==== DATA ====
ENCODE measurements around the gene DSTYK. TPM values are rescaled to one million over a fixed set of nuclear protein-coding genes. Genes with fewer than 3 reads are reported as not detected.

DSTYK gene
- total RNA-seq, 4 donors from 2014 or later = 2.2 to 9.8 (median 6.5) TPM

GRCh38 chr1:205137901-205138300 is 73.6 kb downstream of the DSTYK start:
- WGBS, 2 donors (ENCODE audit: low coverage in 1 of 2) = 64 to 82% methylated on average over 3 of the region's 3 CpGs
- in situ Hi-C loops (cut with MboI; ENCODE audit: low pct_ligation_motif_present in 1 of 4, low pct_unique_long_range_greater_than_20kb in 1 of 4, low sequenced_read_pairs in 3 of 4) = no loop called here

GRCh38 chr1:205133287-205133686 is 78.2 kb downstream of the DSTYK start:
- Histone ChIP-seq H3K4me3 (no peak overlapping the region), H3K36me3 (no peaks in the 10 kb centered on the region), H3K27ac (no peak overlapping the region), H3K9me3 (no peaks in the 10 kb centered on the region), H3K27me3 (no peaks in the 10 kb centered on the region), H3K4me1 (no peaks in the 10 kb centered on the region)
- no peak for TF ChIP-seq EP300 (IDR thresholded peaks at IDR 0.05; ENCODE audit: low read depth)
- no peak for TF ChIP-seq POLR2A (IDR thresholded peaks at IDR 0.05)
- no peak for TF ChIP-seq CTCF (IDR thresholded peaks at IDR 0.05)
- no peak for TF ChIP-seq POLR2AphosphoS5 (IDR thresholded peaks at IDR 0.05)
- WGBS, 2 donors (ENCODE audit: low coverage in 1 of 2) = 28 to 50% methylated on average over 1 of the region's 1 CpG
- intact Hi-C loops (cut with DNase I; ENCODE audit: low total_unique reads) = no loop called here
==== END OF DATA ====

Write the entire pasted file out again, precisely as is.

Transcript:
ENCODE measurements around the gene DSTYK. TPM values are rescaled to one million over a fixed set of nuclear protein-coding genes. Genes with fewer than 3 reads are reported as not detected.

DSTYK gene
- total RNA-seq, 4 donors from 2014 or later = 2.2 to 9.8 (median 6.5) TPM

GRCh38 chr1:205137901-205138300 is 73.6 kb downstream of the DSTYK start:
- WGBS, 2 donors (ENCODE audit: low coverage in 1 of 2) = 64 to 82% methylated on average over 3 of the region's 3 CpGs
- in situ Hi-C loops (cut with MboI; ENCODE audit: low pct_ligation_motif_present in 1 of 4, low pct_unique_long_range_greater_than_20kb in 1 of 4, low sequenced_read_pairs in 3 of 4) = no loop called here

GRCh38 chr1:205133287-205133686 is 78.2 kb downstream of the DSTYK start:
- Histone ChIP-seq H3K4me3 (no peak overlapping the region), H3K36me3 (no peaks in the 10 kb centered on the region), H3K27ac (no peak overlapping the region), H3K9me3 (no peaks in the 10 kb centered on the region), H3K27me3 (no peaks in the 10 kb centered on the region), H3K4me1 (no peaks in the 10 kb centered on the region)
- no peak for TF ChIP-seq EP300 (IDR thresholded peaks at IDR 0.05; ENCODE audit: low read depth)
- no peak for TF ChIP-seq POLR2A (IDR thresholded peaks at IDR 0.05)
- no peak for TF ChIP-seq CTCF (IDR thresholded peaks at IDR 0.05)
- no peak for TF ChIP-seq POLR2AphosphoS5 (IDR thresholded peaks at IDR 0.05)
- WGBS, 2 donors (ENCODE audit: low coverage in 1 of 2) = 28 to 50% methylated on average over 1 of the region's 1 CpG
- intact Hi-C loops (cut with DNase I; ENCODE audit: low total_unique reads) = no loop called here